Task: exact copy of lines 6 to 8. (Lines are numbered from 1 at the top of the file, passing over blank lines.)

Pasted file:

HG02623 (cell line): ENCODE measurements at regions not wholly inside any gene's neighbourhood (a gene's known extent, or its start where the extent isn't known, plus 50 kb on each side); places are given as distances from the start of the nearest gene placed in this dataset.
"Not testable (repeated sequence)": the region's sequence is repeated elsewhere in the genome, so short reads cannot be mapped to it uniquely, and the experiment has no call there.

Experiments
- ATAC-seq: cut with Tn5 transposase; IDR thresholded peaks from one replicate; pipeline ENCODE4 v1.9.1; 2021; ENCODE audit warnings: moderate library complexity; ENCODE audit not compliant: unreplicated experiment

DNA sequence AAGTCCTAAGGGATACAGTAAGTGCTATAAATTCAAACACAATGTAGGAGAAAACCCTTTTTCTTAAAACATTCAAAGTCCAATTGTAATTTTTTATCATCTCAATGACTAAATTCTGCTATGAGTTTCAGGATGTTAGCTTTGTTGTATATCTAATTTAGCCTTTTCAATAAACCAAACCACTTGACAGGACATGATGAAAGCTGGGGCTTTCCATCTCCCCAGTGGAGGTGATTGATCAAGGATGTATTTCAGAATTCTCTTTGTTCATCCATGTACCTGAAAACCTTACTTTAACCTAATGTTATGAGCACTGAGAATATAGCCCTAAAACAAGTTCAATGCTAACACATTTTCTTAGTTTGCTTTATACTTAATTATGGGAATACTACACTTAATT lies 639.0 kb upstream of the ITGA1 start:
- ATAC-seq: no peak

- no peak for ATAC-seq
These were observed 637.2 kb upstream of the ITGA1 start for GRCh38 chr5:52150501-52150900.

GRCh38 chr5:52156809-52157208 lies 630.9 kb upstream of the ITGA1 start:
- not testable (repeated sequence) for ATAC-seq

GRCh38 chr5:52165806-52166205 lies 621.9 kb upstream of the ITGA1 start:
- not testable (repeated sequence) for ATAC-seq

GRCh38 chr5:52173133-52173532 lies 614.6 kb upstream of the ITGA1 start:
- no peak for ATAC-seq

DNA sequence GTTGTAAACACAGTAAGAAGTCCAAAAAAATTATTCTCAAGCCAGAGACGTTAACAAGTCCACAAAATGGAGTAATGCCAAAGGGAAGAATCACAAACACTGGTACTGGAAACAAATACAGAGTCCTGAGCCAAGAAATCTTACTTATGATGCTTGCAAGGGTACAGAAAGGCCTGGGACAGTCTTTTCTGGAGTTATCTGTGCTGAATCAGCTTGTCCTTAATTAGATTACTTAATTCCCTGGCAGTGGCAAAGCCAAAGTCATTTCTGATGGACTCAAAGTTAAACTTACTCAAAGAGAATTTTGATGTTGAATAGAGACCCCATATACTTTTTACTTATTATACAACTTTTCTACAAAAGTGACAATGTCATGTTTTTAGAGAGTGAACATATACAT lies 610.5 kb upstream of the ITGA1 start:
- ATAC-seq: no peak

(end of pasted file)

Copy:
- ATAC-seq: no peak

- no peak for ATAC-seq
These were observed 637.2 kb upstream of the ITGA1 start for GRCh38 chr5:52150501-52150900.